Thirty-six stories--eight appearing in a book for the first time and a generous selection from her earlier collections--give us Ann Beattie at stunning mid-career.
Emotionally complex, edgy, and funny, the stories encompass a huge range of tone and feeling. The wife of a couple who have lost a child comforts her husband with an amazing act of tenderness. A man who's been shifting from place to place, always finding the same kind of people--sometimes the same people in various configurations--tries to locate himself in the universe. An intricate dance of adultery brings down a marriage. A housekeeper experiences a startling epiphany while looking into her freezer one hot summer night. The long, humorous roll of a couple's "four-night fight" finally explodes into happiness.
Beattie has often been called the chronicler of her generation, and these stories capture perfectly the moods and actions of our world since the seventies: people on the move, living in group houses, smoking too much dope; people settling down, splitting up, coming to terms.
Margaret Atwood said of a previous collection that "a new Beattie is almost like a fresh bulletin from the front: We snatch it up, eager to know what's happening out there on the edge of that shifting and dubious no-man's-land known as interpersonal relations." The new stories have the same power. A family secret is revealed in a strange and puzzling act that becomes understood only many years later. In an AIDS ward, certain questions take on special significance. A hostile eight-year-old and his father's live-in girlfriend move in fits and starts toward détente.
In prose by turns laserlike and lyrical, these memorable, evocative stories authentically recall the details and feelings of their time. But the truths revealed are--as in all fiction of the first rank--timeless.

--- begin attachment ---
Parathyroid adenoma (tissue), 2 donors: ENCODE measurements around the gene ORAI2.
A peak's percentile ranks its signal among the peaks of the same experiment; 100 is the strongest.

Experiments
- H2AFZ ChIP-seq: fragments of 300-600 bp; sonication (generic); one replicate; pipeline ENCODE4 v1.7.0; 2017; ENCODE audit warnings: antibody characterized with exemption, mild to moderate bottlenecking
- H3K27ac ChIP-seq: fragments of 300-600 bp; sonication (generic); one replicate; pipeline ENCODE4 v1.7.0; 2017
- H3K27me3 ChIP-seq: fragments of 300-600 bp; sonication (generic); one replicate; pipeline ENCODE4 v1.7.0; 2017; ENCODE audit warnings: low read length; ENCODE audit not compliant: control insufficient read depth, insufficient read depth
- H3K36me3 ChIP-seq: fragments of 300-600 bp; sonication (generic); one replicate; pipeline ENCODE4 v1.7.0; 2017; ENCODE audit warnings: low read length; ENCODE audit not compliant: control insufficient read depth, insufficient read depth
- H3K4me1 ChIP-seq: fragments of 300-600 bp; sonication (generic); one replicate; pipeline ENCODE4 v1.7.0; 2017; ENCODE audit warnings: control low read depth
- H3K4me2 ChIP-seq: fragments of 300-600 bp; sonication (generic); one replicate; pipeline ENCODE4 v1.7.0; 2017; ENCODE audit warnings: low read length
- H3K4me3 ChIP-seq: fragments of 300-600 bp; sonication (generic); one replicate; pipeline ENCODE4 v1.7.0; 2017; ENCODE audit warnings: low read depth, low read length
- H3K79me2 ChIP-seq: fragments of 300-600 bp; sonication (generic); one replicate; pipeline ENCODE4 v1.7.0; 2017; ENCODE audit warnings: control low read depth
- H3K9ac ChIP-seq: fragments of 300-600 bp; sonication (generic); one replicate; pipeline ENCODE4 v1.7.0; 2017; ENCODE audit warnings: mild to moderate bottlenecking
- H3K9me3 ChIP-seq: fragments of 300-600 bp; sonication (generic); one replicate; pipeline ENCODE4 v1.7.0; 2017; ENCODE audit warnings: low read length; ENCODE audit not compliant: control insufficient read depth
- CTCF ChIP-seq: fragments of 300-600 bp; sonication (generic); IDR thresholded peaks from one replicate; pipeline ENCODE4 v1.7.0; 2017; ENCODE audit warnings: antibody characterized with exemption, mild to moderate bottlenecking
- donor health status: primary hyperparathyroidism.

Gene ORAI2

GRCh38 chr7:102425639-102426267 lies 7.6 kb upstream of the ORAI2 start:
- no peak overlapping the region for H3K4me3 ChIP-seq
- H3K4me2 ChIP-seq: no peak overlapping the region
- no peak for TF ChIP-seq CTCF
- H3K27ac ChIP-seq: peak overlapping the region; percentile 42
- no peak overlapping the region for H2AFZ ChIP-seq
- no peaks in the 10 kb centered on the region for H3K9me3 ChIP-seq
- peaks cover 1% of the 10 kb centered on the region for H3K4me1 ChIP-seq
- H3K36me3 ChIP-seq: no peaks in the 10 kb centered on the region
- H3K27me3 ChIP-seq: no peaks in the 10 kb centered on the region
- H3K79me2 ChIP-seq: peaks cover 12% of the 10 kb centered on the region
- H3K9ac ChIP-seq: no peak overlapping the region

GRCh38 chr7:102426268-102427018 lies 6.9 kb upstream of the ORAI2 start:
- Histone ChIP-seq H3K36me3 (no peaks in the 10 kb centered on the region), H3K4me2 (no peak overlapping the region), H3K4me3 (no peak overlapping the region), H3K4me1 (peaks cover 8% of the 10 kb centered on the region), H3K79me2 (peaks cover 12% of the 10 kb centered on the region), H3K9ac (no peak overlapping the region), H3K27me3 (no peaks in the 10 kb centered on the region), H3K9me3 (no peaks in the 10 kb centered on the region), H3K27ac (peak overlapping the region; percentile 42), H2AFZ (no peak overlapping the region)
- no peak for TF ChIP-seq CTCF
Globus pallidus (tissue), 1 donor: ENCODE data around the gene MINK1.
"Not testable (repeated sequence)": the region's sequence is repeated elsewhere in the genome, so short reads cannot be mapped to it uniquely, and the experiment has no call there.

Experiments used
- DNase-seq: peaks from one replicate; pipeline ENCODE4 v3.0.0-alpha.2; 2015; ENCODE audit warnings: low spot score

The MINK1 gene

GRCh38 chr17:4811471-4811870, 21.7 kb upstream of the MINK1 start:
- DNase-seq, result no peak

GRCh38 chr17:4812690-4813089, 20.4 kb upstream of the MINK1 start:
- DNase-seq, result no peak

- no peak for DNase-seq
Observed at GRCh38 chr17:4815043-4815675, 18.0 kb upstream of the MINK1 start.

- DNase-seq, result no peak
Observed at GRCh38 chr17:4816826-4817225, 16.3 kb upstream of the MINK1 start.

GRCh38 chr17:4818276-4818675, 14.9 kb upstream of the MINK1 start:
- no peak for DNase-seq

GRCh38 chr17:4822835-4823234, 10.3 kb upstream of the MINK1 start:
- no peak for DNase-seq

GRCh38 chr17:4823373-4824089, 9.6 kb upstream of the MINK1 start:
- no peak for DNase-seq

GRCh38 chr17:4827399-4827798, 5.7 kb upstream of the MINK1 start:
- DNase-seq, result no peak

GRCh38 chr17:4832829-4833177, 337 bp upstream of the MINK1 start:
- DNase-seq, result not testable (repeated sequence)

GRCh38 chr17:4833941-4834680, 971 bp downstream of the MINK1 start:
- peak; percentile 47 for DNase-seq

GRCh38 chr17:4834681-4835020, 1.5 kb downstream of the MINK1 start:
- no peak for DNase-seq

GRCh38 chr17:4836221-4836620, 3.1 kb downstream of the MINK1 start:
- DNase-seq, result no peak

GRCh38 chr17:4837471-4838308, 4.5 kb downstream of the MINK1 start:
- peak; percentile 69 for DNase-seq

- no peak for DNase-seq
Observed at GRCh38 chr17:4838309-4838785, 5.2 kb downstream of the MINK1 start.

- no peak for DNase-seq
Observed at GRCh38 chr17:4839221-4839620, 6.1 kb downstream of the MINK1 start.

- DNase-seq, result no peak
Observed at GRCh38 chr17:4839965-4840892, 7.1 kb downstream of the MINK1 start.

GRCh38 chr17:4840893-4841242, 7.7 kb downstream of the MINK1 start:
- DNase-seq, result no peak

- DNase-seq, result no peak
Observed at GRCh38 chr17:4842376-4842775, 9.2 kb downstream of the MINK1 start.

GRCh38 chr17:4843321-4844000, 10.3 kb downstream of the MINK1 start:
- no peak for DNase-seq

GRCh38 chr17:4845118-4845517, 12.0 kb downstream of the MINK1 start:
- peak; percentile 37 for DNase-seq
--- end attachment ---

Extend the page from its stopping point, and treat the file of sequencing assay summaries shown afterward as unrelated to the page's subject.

Remarking in an author's note that the same first names keep popping up in her work, Beattie (My Life Starring Dara Falcon, 1997, etc.) writes that she "intended no linkage from story to story--though there are a few in-jokes, of course." In fact, her stories are the in-jokes of an era. Since they first appeared in The New Yorker in the 1970s, her early chronicles of aimless youth, ambivalent love and fractured families have lost none of their wistful appeal or satirical bite. Neither has their author, as the eight new stories published here prove. To Beattie fans, her themes will be familiar. If the new work has a certain emphasis, it's surrogate parenthood. In the hilarious "Cosmos," a schoolteacher resists marriage to a man she met through a personals ad and takes guilty pleasure in exaggerating the foibles of his hyperactive, destructive little son for the amusement of her Japanese pupils. In the title story, a woman spends a week at an off-season Utah ski resort with her half-sister Janet "more or less looking after Janet's boyfriend's daughter, Lyric (fourteen), who is in turn looking after Janet's child, my niece, Nell (three)." The narrator's efforts to take care of the two girls--thrown temporarily together, like their self-centered parents, more by bad luck than design--are convincing, touching and (as always in Beattie's short fiction) funny. Re-reading the older work, one wishes that the 36-story collection were more comprehensive (one misses such gems as "Fancy Flights" or "Friends"), but this is a small complaint about a generous, very welcome volume of stories from one of the most influential masters of the form.